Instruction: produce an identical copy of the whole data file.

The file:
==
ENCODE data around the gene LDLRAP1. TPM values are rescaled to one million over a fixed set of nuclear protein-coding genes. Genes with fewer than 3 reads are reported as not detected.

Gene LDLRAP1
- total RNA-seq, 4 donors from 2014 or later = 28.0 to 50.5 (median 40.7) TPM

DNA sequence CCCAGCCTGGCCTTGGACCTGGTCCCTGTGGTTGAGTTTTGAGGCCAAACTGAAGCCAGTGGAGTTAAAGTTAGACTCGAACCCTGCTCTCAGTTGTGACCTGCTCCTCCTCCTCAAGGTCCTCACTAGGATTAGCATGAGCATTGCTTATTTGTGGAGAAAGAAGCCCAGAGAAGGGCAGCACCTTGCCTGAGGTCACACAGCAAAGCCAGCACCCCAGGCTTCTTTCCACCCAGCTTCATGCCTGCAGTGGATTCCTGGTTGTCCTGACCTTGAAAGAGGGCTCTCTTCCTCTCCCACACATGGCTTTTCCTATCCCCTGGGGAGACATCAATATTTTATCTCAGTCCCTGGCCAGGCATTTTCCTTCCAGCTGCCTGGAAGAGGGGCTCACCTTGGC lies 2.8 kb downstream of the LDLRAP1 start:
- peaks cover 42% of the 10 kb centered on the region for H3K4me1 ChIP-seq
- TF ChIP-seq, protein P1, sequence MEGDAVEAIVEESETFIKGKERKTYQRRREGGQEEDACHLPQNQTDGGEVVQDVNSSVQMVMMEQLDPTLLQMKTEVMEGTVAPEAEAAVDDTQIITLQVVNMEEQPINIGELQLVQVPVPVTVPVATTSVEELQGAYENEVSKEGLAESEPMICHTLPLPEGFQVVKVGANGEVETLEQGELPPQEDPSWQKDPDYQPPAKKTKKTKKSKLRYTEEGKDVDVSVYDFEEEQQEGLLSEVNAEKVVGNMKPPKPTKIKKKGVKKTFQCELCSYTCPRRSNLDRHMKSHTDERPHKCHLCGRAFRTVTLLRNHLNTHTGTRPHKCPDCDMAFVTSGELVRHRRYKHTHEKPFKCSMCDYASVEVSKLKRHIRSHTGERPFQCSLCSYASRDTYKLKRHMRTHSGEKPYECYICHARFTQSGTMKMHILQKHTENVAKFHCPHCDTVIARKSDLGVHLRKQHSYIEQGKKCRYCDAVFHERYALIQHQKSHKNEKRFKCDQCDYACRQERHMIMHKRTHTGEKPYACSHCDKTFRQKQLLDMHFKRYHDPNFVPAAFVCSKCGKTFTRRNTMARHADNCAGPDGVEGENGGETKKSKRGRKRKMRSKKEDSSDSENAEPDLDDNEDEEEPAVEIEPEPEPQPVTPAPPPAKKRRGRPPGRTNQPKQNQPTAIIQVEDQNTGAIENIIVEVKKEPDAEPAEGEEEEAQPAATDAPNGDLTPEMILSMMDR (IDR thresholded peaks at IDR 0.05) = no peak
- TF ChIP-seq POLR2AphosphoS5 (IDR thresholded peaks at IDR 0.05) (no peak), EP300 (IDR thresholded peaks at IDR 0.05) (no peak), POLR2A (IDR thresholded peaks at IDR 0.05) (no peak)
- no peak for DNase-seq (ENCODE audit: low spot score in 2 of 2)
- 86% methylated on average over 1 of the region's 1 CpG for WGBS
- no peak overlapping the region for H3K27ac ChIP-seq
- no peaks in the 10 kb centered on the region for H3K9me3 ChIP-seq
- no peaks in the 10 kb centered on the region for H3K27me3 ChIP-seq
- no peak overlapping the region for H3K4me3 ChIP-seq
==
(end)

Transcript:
ENCODE data around the gene LDLRAP1. TPM values are rescaled to one million over a fixed set of nuclear protein-coding genes. Genes with fewer than 3 reads are reported as not detected.

Gene LDLRAP1
- total RNA-seq, 4 donors from 2014 or later = 28.0 to 50.5 (median 40.7) TPM

DNA sequence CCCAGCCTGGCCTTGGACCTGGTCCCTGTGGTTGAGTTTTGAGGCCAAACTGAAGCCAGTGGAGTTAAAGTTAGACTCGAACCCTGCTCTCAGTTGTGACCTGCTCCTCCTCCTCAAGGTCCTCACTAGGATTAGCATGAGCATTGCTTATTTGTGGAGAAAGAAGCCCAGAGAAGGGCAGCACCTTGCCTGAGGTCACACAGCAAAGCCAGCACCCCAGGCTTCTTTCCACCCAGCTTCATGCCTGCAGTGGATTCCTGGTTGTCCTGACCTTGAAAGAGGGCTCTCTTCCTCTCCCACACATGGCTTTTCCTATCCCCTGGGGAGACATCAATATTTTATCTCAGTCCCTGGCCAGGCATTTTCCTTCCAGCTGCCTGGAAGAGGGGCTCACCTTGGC lies 2.8 kb downstream of the LDLRAP1 start:
- peaks cover 42% of the 10 kb centered on the region for H3K4me1 ChIP-seq
- TF ChIP-seq, protein P1, sequence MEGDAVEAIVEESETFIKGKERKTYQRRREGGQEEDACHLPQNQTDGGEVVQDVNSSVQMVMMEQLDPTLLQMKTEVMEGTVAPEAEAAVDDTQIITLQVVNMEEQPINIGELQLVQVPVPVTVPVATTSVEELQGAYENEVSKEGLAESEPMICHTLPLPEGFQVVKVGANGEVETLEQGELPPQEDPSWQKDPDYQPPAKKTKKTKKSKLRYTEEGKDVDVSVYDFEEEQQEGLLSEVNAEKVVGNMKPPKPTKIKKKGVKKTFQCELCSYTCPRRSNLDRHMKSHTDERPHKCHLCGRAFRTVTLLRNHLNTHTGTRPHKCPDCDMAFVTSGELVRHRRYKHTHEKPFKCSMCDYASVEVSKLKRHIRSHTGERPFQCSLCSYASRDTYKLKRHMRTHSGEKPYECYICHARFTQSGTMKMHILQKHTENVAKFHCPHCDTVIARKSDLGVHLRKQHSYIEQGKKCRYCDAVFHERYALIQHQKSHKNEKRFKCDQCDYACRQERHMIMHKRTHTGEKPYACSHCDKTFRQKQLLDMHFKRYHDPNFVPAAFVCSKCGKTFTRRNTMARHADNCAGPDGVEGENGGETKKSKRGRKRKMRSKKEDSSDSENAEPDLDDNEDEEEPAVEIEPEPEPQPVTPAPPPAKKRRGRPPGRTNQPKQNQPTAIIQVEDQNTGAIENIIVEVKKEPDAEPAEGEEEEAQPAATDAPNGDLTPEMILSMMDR (IDR thresholded peaks at IDR 0.05) = no peak
- TF ChIP-seq POLR2AphosphoS5 (IDR thresholded peaks at IDR 0.05) (no peak), EP300 (IDR thresholded peaks at IDR 0.05) (no peak), POLR2A (IDR thresholded peaks at IDR 0.05) (no peak)
- no peak for DNase-seq (ENCODE audit: low spot score in 2 of 2)
- 86% methylated on average over 1 of the region's 1 CpG for WGBS
- no peak overlapping the region for H3K27ac ChIP-seq
- no peaks in the 10 kb centered on the region for H3K9me3 ChIP-seq
- no peaks in the 10 kb centered on the region for H3K27me3 ChIP-seq
- no peak overlapping the region for H3K4me3 ChIP-seq